After an unexpected move to the Minneapolis area, our family was looking to connect with a supportive faith community to help our transition to our new environs. We came from an accepting, forward-thinking Lutheran church in the Chicago area and were seeking a similar community. ECLC seemed to fit the bill when we browsed local Lutheran churches online, and from our first visit, I knew that ECLC was something special.

Immediately recognized as visitors, we were warmly welcomed by many. As we visited again and again, I was impressed by the vibrancy of worship, the tremendous number of youth in the congregation, and the myriad of social justice and community-building opportunities available. We joined the congregation shortly thereafter and have deeply appreciated the experience of being part of the ECLC church family.

Participating in quilting and other Lutheran World Relief projects through ECLC has become a passion of mine, and I enjoy the camaraderie I experience in time spent with fellow members. I am also grateful for the opportunities my children have been given to actively share their talents in worship. ECLC’s strong sense of community has been instrumental in our family’s integration into a new locale and a new congregation.

Dana Wilson Easley
Member since 2017

When I moved back to Minnesota in 2009 I started looking for a church that was gay friendly. I tried several churches, even one with almost all LGBTQ members. Then, I noticed an ad in Lavender Magazine for Edina Community Lutheran Church.

My first visit was so warm and welcoming. The greeter introduced me to other members, and I felt like people were happy to see me. In addition to the friendliness, I loved the music and the worship services at ECLC.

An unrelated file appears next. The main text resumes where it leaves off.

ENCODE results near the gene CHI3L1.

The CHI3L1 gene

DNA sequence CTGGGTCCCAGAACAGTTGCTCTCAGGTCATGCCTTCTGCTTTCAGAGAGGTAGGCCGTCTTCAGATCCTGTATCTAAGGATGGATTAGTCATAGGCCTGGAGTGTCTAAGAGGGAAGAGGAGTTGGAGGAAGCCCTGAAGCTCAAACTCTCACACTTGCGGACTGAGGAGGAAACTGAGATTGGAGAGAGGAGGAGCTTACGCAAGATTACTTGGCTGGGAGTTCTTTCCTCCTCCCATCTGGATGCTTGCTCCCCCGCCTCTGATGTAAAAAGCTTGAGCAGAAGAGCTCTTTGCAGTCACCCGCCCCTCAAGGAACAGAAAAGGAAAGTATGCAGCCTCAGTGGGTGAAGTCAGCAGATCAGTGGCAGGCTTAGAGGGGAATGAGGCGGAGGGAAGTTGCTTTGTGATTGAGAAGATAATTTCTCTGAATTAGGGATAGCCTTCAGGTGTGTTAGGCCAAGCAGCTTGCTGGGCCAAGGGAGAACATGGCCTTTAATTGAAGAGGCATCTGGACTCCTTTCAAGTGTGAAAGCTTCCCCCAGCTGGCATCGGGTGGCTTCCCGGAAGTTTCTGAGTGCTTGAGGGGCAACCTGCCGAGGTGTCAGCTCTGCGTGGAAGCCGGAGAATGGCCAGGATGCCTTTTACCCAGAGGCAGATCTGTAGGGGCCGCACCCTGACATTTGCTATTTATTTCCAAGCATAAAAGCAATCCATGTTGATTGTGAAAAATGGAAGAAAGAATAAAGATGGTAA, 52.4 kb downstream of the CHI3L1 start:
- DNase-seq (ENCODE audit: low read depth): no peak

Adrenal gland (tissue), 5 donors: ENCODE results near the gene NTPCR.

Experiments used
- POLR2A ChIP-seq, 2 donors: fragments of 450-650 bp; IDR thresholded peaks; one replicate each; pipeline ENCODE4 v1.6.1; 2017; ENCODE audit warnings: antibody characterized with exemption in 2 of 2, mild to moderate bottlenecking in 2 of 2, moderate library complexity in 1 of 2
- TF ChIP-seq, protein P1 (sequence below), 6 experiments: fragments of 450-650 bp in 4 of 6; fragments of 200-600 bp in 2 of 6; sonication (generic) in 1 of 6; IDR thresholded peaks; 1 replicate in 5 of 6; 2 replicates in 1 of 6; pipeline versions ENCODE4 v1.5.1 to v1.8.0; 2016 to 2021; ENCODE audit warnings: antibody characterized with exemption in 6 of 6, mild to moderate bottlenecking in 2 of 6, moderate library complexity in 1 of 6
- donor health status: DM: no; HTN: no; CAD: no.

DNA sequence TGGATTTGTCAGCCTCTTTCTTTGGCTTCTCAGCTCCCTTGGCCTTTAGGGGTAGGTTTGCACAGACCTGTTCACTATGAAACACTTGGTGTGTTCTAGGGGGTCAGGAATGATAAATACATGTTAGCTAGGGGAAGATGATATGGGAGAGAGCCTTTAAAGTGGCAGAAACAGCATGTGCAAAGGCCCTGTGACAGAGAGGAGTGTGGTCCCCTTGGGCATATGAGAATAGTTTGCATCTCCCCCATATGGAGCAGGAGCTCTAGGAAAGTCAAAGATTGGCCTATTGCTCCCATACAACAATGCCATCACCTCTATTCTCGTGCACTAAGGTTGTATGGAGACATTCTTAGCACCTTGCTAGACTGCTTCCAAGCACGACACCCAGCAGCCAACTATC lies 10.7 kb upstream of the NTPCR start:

I now live in Roseville and I drive across the city to come to ECLC. It is a very special place to me.

Verne Conerton
Member since 2009

I first came to ECLC when my faith was at a bit of a crossroads. For the decade prior, I more or less stayed away from religion. Sure, I attended church on the holidays, but I did just that - - attended. Instead, I found it easier to keep my distance and cite all of the reasons not to participate. Most of all, it was because I didn’t know what I believed, and in most houses of worship, insufficient belief feels disqualifying. Or maybe at some point I decided it was disqualifying, figuring it was easier to avoid church altogether then wrestle with my faith.

But of course, like any difficult conversation, I realized it was a conversation I had to have. My son was entering toddlerhood and was already hard at work observing and absorbing all of the things I said and did. The only problem though was that, while I was now able to have those father-son moments, I wasn’t entirely clear about what I wanted to share in those moments. I needed the proverbial “come to Jesus” talk – with myself.

Fortunately, ECLC is a place that welcomes these kind of talks, whether someone is wrestling with their faith, or trying to understand any part of their identity. I’ll never forget the first time attending service at ECLC – current members who greeted me and my family immediately, the bright sanctuary, the circular seating, and the group communion style. I felt utterly exposed. Which is the point. ECLC pushed me to have the difficult, internal conversation with myself, just like it leans into difficult conversations inside and outside of the church walls.

I still have plenty of questions about my faith, but regardless, I know there is a place that wants to hear them. I just have to show up.

Craig Moscetti
Member since 2018